What We Don’t Know About Black Social Gospel: A Long-Neglected Tradition Is Reclaimed

For twenty years I have sprinkled discussions of the black social gospel into various books while imploring scholars that we need a book on this tradition. Finally I applied the imploring to myself, because the greatest legacy of the justly renowned social gospel movement is not the one recounted in books about Walter Rauschenbusch, Washington Gladden, Jane Addams, the Federal Council of Churches, John Ryan, and all that.

A black tradition of the social gospel arose during the same period as the famous white one. It had its own identity and integrity, while sharing important things with white progressive Christianity. Martin Luther King Jr. was steeped in it. His role models were second-generation black social gospel leaders, and their role models were black social gospel founders. The things that defined the black social gospel made it distinct, controversial, and historic. This tradition has an unsurpassed legacy in American religious history by virtue of its role in the civil rights movement. Yet it was ignored for decades and lacked almost any literature until recently.

Booker T. Washington dines with President Theodore Roosevelt at the White House, 1901

Numerous conventions have long kept the black social gospel from being remembered: supposedly, the social gospel had only a few proponents among black Americans, and they had no impact; supposedly, black churches were too provincial and conservative to espouse protest politics and social gospel theology; supposedly, Booker T. Washington and W. E. B. Du Bois were not involved with the social gospel, so the social gospel does not illuminate Washington versus Du Bois; supposedly, religious intellectuals no longer mattered by the end of the nineteenth century, so it doesn’t matter if we ignore whatever black religious intellectuals might have existed; supposedly, the social gospel petered out in the 1930s anyway, so forget the social gospel. And, finally, the social gospel movement that did exist—the white one—did not concern itself with racial justice.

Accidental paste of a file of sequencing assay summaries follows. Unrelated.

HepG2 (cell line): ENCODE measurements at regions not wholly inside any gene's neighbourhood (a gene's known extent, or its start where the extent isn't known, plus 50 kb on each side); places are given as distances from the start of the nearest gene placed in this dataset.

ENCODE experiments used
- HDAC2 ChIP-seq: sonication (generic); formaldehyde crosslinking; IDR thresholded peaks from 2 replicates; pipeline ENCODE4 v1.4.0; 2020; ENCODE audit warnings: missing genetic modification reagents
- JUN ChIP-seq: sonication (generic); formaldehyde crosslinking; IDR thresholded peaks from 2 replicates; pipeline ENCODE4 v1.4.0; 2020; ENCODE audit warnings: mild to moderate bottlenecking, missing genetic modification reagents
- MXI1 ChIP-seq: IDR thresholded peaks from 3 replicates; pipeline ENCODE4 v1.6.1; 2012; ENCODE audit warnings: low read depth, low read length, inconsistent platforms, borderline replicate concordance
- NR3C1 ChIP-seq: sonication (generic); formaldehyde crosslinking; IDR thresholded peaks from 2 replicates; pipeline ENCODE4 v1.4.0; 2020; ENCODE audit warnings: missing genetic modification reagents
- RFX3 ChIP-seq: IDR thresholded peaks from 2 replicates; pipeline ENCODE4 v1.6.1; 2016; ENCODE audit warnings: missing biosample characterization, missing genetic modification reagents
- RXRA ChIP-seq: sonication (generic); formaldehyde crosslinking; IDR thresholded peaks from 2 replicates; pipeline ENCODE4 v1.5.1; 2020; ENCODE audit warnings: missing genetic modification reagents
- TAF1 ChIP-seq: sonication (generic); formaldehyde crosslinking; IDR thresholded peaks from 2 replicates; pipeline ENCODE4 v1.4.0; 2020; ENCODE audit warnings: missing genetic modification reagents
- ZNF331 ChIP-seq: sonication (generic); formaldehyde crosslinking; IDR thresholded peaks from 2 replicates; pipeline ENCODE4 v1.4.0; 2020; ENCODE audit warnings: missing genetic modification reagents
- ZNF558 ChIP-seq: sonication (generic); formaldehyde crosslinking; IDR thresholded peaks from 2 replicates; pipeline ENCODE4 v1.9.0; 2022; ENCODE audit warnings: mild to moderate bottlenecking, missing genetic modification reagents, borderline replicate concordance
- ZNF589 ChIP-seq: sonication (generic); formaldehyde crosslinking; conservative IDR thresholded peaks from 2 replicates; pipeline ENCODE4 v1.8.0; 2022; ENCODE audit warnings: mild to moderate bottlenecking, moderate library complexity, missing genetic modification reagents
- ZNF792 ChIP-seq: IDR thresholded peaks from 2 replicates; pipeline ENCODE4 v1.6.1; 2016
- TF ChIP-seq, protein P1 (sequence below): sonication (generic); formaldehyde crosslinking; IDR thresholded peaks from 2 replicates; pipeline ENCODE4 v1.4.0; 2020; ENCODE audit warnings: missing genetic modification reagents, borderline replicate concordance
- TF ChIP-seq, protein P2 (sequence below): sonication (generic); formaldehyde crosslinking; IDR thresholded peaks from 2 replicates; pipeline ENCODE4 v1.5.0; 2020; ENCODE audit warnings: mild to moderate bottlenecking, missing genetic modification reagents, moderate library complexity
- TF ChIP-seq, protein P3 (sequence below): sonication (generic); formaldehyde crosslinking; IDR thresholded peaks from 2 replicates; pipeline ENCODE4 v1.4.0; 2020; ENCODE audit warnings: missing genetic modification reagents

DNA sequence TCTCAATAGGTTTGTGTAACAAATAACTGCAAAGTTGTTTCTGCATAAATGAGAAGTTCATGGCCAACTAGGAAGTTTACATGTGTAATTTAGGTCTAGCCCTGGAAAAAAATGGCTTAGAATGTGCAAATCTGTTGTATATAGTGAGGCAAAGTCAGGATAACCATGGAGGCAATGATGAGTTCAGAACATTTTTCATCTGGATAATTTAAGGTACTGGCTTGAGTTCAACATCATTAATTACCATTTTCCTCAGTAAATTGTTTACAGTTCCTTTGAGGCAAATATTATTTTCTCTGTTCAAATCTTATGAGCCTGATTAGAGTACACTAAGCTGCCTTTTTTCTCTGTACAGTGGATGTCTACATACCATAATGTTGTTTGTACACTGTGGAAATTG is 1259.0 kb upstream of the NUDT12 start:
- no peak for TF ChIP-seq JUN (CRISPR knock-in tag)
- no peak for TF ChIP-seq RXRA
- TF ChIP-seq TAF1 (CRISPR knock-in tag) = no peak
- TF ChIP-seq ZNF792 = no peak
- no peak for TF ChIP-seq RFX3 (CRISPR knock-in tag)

W.E.B. Du Bois, 1918

W.E.B. Du Bois, 1918

All these conventions are wrong.

The black social gospel had numerous proponents in its early years, notably Episcopal cleric Alexander Crummell, Methodist clerics Reverdy Ransom, Alexander Walters, and Richard R. Wright, Jr., Methodist anti-lynching crusader Ida B. Wells-Barnett, and Baptist clerics William J. Simmons, George W. Woodbey, and Adam Clayton Powell, Sr.

They belonged to embattled minorities in their denominations, because the social gospel was divisive and it threatened to get people in trouble. The founders and their successors fought hard for the right to advocate progressive theology and social justice politics. Washington versus Du Bois was at the center of the argument, until the Du Bois faction prevailed.